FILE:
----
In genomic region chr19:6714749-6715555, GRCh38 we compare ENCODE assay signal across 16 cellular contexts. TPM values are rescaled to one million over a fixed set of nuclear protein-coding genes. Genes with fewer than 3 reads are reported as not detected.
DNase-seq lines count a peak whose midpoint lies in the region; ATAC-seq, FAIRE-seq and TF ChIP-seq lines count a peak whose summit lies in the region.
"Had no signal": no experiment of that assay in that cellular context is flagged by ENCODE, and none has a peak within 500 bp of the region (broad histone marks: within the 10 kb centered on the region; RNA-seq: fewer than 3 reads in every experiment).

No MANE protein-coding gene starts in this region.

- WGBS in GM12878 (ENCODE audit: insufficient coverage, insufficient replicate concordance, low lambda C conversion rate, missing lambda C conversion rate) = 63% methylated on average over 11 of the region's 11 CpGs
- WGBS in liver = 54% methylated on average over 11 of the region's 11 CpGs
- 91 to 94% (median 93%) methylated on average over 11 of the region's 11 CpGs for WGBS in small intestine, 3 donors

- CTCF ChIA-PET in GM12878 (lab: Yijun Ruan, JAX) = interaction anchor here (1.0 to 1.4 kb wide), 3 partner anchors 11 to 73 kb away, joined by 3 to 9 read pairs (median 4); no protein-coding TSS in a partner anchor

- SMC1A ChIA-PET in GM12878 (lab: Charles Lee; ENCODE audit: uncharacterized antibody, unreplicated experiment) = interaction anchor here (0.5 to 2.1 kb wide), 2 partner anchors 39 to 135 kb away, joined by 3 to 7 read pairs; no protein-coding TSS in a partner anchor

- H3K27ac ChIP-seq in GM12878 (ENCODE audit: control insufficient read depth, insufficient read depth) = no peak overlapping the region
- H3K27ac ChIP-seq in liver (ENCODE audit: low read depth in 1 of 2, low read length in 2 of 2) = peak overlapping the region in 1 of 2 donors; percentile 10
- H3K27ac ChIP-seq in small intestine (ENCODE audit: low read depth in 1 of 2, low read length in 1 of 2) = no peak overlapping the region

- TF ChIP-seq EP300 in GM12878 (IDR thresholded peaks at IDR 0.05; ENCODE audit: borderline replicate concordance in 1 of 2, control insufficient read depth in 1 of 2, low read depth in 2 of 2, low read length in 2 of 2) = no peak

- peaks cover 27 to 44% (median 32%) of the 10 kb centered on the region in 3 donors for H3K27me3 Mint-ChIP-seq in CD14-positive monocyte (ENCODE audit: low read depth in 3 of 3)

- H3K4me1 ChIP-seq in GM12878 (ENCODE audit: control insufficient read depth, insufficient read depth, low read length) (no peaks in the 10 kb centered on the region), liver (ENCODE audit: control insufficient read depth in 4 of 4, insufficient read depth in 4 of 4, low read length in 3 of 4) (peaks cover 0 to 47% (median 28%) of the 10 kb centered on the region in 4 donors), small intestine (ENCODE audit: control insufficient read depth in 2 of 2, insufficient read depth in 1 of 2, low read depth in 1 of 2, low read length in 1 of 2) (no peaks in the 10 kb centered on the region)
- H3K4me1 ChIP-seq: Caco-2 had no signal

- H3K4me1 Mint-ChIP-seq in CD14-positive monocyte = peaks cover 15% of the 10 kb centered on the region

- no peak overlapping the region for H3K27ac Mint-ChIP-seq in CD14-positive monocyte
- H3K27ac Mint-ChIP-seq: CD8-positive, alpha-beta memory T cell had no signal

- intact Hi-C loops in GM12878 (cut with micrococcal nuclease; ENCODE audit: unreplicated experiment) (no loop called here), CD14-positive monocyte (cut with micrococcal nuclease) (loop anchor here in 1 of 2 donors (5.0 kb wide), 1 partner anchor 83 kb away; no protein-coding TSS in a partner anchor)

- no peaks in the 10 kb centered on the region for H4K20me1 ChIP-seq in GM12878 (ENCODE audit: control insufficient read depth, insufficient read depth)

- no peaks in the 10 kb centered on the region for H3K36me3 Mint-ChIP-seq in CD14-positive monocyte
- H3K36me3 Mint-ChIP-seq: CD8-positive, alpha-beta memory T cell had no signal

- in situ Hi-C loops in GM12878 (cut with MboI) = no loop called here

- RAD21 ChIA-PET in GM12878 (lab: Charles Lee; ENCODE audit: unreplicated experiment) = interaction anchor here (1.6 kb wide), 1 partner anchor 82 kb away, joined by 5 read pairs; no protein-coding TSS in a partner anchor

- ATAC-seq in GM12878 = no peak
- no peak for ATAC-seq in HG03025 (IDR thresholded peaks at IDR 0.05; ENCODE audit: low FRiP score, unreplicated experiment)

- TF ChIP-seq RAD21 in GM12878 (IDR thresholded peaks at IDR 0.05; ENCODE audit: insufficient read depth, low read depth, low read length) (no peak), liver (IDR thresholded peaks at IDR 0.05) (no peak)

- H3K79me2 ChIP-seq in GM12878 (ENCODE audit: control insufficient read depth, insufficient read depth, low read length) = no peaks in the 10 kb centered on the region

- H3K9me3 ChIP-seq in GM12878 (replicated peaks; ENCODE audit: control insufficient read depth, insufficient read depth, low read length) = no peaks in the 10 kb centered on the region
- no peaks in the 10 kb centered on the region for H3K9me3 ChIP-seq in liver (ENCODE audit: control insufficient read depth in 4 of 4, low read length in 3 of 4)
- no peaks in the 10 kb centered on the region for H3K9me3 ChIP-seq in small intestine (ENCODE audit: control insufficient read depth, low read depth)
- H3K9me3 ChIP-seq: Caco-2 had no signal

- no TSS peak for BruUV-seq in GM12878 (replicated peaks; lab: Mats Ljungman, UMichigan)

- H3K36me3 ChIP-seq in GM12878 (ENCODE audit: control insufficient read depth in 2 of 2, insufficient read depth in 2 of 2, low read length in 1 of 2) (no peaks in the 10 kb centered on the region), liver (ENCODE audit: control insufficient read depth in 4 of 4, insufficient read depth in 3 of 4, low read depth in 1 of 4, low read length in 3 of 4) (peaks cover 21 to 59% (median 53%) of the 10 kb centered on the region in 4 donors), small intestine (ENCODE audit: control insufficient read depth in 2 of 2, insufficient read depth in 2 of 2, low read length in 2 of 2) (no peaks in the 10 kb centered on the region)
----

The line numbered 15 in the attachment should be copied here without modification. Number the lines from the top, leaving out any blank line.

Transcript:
- H3K4me1 ChIP-seq in GM12878 (ENCODE audit: control insufficient read depth, insufficient read depth, low read length) (no peaks in the 10 kb centered on the region), liver (ENCODE audit: control insufficient read depth in 4 of 4, insufficient read depth in 4 of 4, low read length in 3 of 4) (peaks cover 0 to 47% (median 28%) of the 10 kb centered on the region in 4 donors), small intestine (ENCODE audit: control insufficient read depth in 2 of 2, insufficient read depth in 1 of 2, low read depth in 1 of 2, low read length in 1 of 2) (no peaks in the 10 kb centered on the region)